When you get on the outside, you're gonna find the advertisers are easy to spot. Most of the smaller markets, they have some very definitive advertisers. Who would they be? Well, car dealers, home builders, hospital, restaurants, motels, all the regular suspects, but they're a whole lot easier to spot. And you can rent the ads a whole lot cheaper because the sign was a whole lot cheaper for you to build. And the ground rents a whole lot cheaper 'cause you're not inside the big city. Those kinds of advertisers can stick year over year over year, moving on up to into decades. I can name many of the ones that I used to have. Dairy Palace was one. Up at Dairy Palace, I have a sign, Dairy Palace was a place. Like a Dairy Queen, and I saw the original artwork from that sign. That sign was Dairy Palace from the very day I built it. Forever more. It probably shows Dairy Palace on it today, because those are advertisers who can make sense of it. Costs are not super high.
They reach a town that is very definitive to them, and as a result, they look at that sign as an extension of their own sign on their building. So the advertisers, it's a lot easier to find them. It's a lot easier to secure them when you get way out of town. Now, once you've established that foothold, it's a whole lot easier to then go in, because once you're good at what you're doing, once you have a stable of signs there, so you can go up to property owners and say, oh yeah, I've got... I've been in the business for x months or years, and here's how many signs I have, and it gives you a whole another level of confidence. So it just makes sense, you start off where the competition is lower and then work inwards more competitively because you're better. You are more competitive, but if you started on the outside, should you even bother to move in? Yeah, why not?
Once you've gone ahead and mastered the area on the outside of the city, there may still be opportunities on the inside of the city. So the ones I normally spot always, number one or 8 sheet, this old metal monopole, typically five by 12 foot in size, advertising faces signs, most of which have been abandoned. Those who are left over from the 1970s of tobacco and liquor advertisement put up by big companies by the thousands, then later abandoned when they no longer could put tobacco on signs anymore. Many of those you can pick up for nearly nothing. A thousand dollars, tons and tons of them abandoned. You don't want any in every location, but some of those locations are not bad. You can wrap a vinyl on them, they're a monopole or maybe they're a wall mount and you can make good money with them. Low ground rent and get a decent amount per month per face on them. So 8 sheets are always a good idea. Another one of those abandoned signs. Signs that were there that people built and they, for one reason or another, they just gave up on it.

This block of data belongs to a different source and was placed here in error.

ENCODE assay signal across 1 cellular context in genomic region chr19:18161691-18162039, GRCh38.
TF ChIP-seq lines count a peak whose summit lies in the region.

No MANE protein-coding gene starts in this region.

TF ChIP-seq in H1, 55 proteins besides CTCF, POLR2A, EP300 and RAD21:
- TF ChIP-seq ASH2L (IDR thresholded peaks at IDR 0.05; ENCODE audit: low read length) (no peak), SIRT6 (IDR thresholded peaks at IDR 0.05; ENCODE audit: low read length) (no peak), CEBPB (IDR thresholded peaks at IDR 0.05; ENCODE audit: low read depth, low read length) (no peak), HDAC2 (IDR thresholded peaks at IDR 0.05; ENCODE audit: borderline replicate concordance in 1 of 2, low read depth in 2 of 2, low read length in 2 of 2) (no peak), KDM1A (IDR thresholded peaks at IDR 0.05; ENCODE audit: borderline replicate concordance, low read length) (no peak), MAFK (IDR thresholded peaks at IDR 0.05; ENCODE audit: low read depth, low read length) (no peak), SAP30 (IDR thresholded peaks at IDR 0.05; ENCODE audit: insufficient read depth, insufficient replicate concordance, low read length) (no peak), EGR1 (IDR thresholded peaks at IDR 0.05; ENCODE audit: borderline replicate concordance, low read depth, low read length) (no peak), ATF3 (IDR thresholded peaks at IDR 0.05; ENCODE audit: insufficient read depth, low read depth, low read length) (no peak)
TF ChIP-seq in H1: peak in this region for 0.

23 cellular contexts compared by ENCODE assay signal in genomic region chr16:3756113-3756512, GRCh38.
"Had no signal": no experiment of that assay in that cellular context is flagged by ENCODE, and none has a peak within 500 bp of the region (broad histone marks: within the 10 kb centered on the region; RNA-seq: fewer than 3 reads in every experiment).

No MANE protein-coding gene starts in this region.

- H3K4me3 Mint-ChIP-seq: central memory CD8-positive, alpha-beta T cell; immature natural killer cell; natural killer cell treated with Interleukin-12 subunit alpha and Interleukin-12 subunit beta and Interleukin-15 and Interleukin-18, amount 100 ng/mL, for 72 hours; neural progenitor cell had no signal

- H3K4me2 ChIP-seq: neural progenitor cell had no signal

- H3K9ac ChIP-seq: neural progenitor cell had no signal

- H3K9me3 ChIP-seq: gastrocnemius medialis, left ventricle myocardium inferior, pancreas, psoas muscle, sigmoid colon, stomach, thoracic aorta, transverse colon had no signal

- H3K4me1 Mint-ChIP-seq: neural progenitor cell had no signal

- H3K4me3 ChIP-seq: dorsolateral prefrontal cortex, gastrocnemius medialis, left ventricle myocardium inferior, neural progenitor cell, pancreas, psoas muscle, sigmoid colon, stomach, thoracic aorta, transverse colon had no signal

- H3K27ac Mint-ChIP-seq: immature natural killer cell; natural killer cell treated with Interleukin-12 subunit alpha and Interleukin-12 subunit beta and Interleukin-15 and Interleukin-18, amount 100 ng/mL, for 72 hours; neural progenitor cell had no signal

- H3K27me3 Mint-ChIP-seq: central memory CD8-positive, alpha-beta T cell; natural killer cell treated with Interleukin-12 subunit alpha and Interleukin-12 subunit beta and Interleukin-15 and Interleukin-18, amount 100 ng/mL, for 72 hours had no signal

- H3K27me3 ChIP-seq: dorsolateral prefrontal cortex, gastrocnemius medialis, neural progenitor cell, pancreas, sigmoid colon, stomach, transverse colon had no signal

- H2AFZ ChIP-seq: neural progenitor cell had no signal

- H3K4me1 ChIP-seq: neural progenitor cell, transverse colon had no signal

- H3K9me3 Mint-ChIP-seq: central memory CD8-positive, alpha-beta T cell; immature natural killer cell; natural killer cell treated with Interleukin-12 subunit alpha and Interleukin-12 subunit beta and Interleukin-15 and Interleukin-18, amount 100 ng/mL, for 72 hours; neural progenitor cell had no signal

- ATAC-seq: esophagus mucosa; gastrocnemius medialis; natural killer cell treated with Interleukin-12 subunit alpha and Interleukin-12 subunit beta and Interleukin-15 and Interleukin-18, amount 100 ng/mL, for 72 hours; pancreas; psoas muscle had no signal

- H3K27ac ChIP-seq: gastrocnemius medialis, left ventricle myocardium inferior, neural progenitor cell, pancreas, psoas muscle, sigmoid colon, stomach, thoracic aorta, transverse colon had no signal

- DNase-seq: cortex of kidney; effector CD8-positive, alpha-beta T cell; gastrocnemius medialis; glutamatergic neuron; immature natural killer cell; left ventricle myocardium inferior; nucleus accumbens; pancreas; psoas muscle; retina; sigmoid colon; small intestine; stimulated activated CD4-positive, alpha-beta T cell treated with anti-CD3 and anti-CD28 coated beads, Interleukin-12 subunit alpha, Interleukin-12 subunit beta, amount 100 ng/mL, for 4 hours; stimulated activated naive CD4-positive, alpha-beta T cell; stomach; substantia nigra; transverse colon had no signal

They had a dispute with the property owner, they couldn't reach an agreement of paying the lot rent, whatever the case may be. There's always opportunity of those in the city, 'cause there's just so many signs. Things are so dense in the city, and then also don't forget that a lot of cities today... The billboard companies are very laissez-faire. They don't really have much fire power going on, and there may be parts of the city that have been newly re-zoned into commercial use, and no one's even bothered to even look at that. So you may be able to find entire corridors, entire sections of cities, right in the heart of the city, that is now an opportunity because zoning has changed, and yet, the big companies don't even know that 'cause they haven't been watching for it. Why? Because they got bigger and they got complacent, and as a result, they just don't care anymore. Remember that Warren Buffett writes many articles about the ABCs of a business going bad and the C is for complacency, the B is for bureaucracy.
I can't remember what the A is. The A stands for something like... They just... They have no sense of urgency anymore. So you can still find deals in the heart of the city as you work back in. It's always worth your while to do that, but it's... Typically for most people, the easiest and best course to start... Rather than in... From right in the center where things are the most competitive and work out, to instead start on the outside, where you have so much greater odds of success. Where the sign structures are lower, where the advertisers are easier to accomplish, where the competition is much lower. That's typically your best starting spot. Once you've mastered that on the outside, you can then move in. But it's very hard to start in the center and move out. This is Frank Rolfe, the Billboard Mastery podcast. Hope you enjoyed this. Talk to you again soon.